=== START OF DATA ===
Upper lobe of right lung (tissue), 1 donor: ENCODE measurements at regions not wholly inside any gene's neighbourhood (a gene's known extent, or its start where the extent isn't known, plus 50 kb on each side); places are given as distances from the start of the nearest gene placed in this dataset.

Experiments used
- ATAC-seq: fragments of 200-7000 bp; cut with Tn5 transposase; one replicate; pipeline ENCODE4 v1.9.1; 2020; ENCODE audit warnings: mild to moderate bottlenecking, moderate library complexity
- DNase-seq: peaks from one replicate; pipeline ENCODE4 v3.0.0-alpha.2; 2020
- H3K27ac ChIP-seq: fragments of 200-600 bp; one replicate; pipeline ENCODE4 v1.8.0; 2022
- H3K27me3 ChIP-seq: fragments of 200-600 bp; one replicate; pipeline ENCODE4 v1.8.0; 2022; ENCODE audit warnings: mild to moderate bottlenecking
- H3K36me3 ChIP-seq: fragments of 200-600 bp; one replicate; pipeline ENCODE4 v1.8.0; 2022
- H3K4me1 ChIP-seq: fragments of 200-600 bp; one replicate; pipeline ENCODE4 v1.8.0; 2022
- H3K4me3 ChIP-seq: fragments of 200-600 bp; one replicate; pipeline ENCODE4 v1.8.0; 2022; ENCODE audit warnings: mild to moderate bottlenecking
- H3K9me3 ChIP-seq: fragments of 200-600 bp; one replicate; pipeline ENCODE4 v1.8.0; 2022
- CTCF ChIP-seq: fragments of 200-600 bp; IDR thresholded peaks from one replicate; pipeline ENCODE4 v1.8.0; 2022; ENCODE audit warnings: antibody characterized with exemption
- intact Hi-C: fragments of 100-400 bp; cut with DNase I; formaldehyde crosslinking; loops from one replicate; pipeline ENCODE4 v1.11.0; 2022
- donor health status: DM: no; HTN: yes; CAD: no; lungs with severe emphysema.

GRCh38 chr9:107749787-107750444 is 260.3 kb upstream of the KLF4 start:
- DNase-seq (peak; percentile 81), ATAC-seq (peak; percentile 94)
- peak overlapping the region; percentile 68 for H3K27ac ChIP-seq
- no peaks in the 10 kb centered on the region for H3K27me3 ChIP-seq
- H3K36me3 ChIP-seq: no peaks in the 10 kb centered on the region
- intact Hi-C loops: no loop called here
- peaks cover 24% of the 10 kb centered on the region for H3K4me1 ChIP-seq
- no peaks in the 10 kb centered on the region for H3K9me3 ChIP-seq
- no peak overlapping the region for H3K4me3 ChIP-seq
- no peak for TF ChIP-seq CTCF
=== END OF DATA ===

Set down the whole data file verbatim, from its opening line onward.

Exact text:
Upper lobe of right lung (tissue), 1 donor: ENCODE measurements at regions not wholly inside any gene's neighbourhood (a gene's known extent, or its start where the extent isn't known, plus 50 kb on each side); places are given as distances from the start of the nearest gene placed in this dataset.

Experiments used
- ATAC-seq: fragments of 200-7000 bp; cut with Tn5 transposase; one replicate; pipeline ENCODE4 v1.9.1; 2020; ENCODE audit warnings: mild to moderate bottlenecking, moderate library complexity
- DNase-seq: peaks from one replicate; pipeline ENCODE4 v3.0.0-alpha.2; 2020
- H3K27ac ChIP-seq: fragments of 200-600 bp; one replicate; pipeline ENCODE4 v1.8.0; 2022
- H3K27me3 ChIP-seq: fragments of 200-600 bp; one replicate; pipeline ENCODE4 v1.8.0; 2022; ENCODE audit warnings: mild to moderate bottlenecking
- H3K36me3 ChIP-seq: fragments of 200-600 bp; one replicate; pipeline ENCODE4 v1.8.0; 2022
- H3K4me1 ChIP-seq: fragments of 200-600 bp; one replicate; pipeline ENCODE4 v1.8.0; 2022
- H3K4me3 ChIP-seq: fragments of 200-600 bp; one replicate; pipeline ENCODE4 v1.8.0; 2022; ENCODE audit warnings: mild to moderate bottlenecking
- H3K9me3 ChIP-seq: fragments of 200-600 bp; one replicate; pipeline ENCODE4 v1.8.0; 2022
- CTCF ChIP-seq: fragments of 200-600 bp; IDR thresholded peaks from one replicate; pipeline ENCODE4 v1.8.0; 2022; ENCODE audit warnings: antibody characterized with exemption
- intact Hi-C: fragments of 100-400 bp; cut with DNase I; formaldehyde crosslinking; loops from one replicate; pipeline ENCODE4 v1.11.0; 2022
- donor health status: DM: no; HTN: yes; CAD: no; lungs with severe emphysema.

GRCh38 chr9:107749787-107750444 is 260.3 kb upstream of the KLF4 start:
- DNase-seq (peak; percentile 81), ATAC-seq (peak; percentile 94)
- peak overlapping the region; percentile 68 for H3K27ac ChIP-seq
- no peaks in the 10 kb centered on the region for H3K27me3 ChIP-seq
- H3K36me3 ChIP-seq: no peaks in the 10 kb centered on the region
- intact Hi-C loops: no loop called here
- peaks cover 24% of the 10 kb centered on the region for H3K4me1 ChIP-seq
- no peaks in the 10 kb centered on the region for H3K9me3 ChIP-seq
- no peak overlapping the region for H3K4me3 ChIP-seq
- no peak for TF ChIP-seq CTCF